Khan urged to make London transport fairer

The Mayor of London has been urged to review fare structures and fare freeze, zones and concessions to make the capital’s transport system fairer.

The Centre for London report, Fair access: Towards a transport system for everyone, examines transport fairness in relation to how affordable, connected and accessible the transport network is to different groups. It finds that low connectivity and affordability of public transport in different parts of the capital impacts the ability of Londoners on low incomes to travel for work, education, healthcare or personal reasons.

The think tank claims that 46 per cent of the most deprived Londoners face the challenge of poor transport connections. This is emphasised in pockets of inner London such as north Peckham and north Kensington, where the combination of high housing and transport costs and low wages squeezes disposable incomes. Neighbourhoods with average monthly residual incomes below £850 per household are particularly concentrated in parts of Havering, Enfield, Haringey and Brent, and are less common in south London.

A Savanta ComRes poll commissioned for the research found that only 38 per cent of people with a monthly take-home income of £1,000 or less use the Tube and Overground at least once a week, compared to 61 per cent of people with a monthly take-home income of over £2,000.

At the same time, poorer Londoners spend a higher percentage of their income on transport costs. Londoners with a monthly take-home income of £1,000 or less spend an average of £90 a month – or 13 per cent of their income – on transport, compared to £176 – or 5 per cent of income – for those with a monthly take-home income of over £2,000.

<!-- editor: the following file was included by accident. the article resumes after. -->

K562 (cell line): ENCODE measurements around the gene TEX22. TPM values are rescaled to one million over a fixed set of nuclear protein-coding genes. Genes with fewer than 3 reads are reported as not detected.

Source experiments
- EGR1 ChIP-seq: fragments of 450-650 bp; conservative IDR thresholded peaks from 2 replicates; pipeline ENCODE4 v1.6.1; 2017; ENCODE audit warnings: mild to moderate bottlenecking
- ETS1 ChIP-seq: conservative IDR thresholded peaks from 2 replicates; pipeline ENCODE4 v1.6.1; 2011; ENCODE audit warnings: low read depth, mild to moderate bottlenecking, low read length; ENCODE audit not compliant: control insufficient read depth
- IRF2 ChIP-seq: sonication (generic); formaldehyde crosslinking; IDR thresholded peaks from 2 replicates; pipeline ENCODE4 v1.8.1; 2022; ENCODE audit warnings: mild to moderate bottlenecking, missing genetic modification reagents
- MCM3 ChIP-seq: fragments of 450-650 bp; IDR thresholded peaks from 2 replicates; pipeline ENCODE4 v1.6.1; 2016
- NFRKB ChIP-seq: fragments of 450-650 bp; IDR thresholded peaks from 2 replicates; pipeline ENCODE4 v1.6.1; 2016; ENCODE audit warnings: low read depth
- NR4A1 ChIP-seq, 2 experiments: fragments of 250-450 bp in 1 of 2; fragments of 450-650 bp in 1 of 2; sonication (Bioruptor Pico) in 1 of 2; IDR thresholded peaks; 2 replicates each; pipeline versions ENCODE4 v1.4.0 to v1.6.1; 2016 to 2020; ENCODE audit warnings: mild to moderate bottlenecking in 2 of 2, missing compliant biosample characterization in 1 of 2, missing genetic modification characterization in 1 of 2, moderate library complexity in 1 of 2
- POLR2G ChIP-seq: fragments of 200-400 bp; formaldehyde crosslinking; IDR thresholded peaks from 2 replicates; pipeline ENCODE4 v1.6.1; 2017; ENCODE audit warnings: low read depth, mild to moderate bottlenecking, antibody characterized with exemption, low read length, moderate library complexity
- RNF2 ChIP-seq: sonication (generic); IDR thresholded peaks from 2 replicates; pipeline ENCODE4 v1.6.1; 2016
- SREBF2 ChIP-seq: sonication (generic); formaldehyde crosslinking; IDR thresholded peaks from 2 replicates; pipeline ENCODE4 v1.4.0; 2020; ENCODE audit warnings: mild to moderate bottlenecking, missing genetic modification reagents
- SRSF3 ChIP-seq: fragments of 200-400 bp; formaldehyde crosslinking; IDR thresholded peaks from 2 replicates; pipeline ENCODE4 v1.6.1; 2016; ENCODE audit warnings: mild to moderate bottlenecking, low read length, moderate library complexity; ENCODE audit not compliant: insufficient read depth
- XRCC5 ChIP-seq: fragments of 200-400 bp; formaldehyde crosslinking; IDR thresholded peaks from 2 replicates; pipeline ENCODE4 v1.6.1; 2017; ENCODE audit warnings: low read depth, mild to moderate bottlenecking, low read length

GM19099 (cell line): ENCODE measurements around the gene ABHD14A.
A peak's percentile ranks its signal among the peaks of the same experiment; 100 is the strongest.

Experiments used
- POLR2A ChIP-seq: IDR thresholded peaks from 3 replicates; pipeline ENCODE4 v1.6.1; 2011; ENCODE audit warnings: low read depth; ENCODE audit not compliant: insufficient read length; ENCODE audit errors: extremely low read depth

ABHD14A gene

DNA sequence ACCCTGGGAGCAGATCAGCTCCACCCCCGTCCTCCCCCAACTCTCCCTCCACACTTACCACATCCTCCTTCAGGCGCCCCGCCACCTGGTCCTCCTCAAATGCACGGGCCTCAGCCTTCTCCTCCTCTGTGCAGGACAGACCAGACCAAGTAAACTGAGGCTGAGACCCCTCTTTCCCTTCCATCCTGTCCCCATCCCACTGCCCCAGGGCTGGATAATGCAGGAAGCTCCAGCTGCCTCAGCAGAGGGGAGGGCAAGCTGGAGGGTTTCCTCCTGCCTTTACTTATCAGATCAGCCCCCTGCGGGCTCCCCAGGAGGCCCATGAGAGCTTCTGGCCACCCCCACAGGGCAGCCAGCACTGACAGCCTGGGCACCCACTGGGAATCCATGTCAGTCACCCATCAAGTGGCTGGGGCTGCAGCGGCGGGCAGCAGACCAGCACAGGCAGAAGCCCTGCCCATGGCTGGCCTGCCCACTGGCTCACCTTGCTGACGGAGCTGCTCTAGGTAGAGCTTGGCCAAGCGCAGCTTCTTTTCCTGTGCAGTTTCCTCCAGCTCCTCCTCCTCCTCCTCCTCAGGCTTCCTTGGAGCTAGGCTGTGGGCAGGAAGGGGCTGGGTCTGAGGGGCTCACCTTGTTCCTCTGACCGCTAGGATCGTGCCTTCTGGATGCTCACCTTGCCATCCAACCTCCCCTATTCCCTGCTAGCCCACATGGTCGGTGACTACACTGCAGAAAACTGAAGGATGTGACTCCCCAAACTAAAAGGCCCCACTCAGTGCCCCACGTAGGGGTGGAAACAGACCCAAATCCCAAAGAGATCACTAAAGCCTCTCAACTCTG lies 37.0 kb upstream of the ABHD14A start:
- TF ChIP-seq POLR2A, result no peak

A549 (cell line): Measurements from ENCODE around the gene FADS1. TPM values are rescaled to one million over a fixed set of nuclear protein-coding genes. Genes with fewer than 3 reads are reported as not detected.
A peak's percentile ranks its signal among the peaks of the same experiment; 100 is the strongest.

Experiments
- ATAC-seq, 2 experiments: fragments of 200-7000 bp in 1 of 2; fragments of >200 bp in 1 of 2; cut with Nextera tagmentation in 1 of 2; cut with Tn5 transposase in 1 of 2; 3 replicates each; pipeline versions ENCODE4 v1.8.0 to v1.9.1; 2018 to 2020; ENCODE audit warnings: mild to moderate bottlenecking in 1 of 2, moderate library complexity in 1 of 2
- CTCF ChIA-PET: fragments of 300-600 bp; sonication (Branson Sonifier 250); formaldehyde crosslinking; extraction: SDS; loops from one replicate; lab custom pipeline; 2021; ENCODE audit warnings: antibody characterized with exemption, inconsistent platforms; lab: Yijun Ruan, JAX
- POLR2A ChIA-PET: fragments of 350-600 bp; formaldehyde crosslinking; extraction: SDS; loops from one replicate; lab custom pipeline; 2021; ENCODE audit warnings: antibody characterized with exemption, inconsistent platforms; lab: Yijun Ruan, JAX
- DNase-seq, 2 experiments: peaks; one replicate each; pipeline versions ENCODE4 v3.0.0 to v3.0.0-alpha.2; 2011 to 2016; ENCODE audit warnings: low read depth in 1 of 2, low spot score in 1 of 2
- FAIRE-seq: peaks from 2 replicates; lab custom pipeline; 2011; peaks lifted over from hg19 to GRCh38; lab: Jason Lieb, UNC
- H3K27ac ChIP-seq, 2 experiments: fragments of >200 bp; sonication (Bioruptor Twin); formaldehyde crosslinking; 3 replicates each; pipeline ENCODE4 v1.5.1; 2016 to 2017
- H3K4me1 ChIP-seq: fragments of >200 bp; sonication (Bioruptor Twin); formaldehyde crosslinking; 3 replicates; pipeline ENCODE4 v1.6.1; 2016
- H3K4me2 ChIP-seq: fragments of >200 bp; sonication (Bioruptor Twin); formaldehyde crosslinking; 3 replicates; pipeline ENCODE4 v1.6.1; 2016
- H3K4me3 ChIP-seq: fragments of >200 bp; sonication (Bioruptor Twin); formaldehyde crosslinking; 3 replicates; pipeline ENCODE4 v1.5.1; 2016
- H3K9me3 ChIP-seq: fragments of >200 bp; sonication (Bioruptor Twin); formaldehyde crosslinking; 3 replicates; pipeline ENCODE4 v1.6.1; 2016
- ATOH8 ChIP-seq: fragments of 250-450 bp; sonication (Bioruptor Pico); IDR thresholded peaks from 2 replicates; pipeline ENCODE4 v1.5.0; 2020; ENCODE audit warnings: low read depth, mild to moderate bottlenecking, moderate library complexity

The report recommends that zone boundaries should be kept under review to ensure they reflect the shifting geographies of poverty and affordability. This could include reviewing zones for stations that are in low-affordability areas such as Becontree in Barking and Dagenham, or Seven Sisters, South Tottenham and Tottenham Hale in Haringey.

Finally, to address the embedded inequalities in London’s transport system, the report calls on the Mayor to re-evaluate how decisions are made about transport investment across the city, to place greater emphasis on the travel needs of disadvantaged Londoners, while providing better transport infrastructure for areas of low connectivity.

Silviya Barrett, research manager at Centre for London, said: “Public transport has a huge impact on Londoners’ lives connecting them to each other as well as to places of work, education, healthcare, and culture. But the capital’s transport system doesn’t offer the same benefits to everyone.

“Poorer Londoners struggle with high transport costs. Parts of the city – especially on the outskirts – are poorly served by public transport and have a higher reliance on cars. Large parts of the network remain inaccessible to disabled and older Londoners. The Mayor and Transport for London may have limited powers over Londoners’ incomes or life circumstances, but there is much they can do to make transport truly inclusive. Reviewing fare structures and zones is one place to start, but ensuring that equity is a central consideration in all transport planning and investment decisions would create fairer access for everyone.”